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J Med Food. 2011 Nov;14(11):1313-20. doi: 10.1089/jmf.2010.0302. Epub 2011 Apr 18.

Green tea, phytic acid, and inositol in combination reduced the incidence of azoxymethane-induced colon tumors in Fisher 344 male rats.

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  • 1Center for Excellence in Post-Harvest Technologies, North Carolina A&T State University, Kannapolis, North Carolina 28081-4332, USA. jrkhatiw@ncat.edu

Abstract

Experimental as well as epidemiologic studies in human populations provide evidence that consumption of phytochemicals reduces the incidence of degenerative diseases. Green tea (GT) catechins are known for their antioxidative potential. Phytic acid (PA) also acts as a natural antioxidant and may have numerous health benefits. This experiment was designed to investigate the inhibitory effects of combinations of 1% and 2% GT, PA, and inositol (I) in reducing the incidence of azoxymethane-induced colon tumors in Fisher 344 male rats. After an acclimatization period of 1 week, nine groups of rats (15 rats per group) were initially assigned to consume AIN 93 G diet and later AIN 93 M diet after 20 weeks of age. Treatments were given in drinking water. All rats received azoxymethane injections (16 mg/kg of body weight) subcutaneously at 7 and 8 weeks of age. Rats were killed at 45 weeks of age by CO(2) euthanasia. Tumor incidence (93.76%) and the number of tumors per tumor-bearing rat ratio (2.25) were significantly (P<.05) higher in the control group compared with treatment groups. Glutathione S-transferase activity was significantly (P<.05) higher in rats fed combinations of 2% GT+PA+I and GT+PA (33.25 ± 1.23 and 29.83 ± 1.10 μmol/mL, respectively) compared with other groups. These findings suggest that the synergistic effect of the 2% level of GT, PA, and I may reduce the incidence of colon tumors and therefore have potential as a chemopreventive agent.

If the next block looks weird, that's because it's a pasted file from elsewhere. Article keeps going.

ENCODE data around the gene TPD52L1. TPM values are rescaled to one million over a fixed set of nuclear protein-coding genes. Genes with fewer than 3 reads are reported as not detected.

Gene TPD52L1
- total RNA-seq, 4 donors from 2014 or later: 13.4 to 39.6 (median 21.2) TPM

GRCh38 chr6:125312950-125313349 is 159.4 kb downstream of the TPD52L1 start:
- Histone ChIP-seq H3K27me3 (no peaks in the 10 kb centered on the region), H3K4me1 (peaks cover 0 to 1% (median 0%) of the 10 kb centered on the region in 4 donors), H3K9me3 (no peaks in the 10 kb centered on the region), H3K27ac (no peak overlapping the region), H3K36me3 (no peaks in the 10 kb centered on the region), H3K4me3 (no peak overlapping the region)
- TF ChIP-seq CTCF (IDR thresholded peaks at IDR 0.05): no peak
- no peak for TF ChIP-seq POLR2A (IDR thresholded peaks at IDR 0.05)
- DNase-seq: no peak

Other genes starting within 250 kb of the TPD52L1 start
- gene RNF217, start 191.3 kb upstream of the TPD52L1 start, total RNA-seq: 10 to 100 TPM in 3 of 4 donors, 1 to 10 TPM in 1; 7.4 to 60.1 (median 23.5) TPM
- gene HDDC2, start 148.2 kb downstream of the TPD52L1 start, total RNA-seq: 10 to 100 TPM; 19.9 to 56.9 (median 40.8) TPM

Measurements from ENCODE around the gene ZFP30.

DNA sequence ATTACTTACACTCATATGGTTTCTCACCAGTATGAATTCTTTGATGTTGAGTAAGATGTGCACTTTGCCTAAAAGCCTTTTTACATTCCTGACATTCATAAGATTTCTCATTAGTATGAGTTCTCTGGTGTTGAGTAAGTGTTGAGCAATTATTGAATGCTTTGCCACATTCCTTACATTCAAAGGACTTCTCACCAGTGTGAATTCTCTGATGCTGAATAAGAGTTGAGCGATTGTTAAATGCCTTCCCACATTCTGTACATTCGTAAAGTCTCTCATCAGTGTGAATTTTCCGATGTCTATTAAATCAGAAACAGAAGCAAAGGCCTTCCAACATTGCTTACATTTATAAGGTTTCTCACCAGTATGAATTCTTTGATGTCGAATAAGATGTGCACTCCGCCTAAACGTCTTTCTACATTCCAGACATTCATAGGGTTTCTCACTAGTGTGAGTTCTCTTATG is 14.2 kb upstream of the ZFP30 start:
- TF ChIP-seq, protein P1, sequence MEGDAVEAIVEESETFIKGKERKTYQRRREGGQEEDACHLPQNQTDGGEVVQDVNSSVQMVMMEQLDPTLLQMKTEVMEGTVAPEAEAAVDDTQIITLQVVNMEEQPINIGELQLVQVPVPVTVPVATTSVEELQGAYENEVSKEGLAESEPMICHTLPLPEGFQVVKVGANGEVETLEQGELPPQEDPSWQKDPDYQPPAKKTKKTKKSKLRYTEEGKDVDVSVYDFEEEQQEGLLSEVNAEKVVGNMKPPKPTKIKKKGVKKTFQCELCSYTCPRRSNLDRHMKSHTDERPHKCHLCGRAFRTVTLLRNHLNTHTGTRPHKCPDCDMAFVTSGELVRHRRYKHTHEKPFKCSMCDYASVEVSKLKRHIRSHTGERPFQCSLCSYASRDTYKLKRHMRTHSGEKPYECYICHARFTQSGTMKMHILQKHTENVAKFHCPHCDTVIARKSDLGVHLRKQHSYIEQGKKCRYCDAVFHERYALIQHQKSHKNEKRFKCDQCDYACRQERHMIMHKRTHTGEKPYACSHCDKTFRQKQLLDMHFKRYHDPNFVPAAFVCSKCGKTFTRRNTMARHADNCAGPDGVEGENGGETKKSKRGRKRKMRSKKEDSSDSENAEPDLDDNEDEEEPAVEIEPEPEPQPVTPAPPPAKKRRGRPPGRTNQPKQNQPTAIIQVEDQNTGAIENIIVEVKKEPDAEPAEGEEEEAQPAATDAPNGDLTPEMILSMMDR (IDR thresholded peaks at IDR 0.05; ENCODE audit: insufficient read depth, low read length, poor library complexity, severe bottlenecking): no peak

PMID:
21501094
[PubMed - indexed for MEDLINE]
PMCID:
PMC3208244
Free PMC Article

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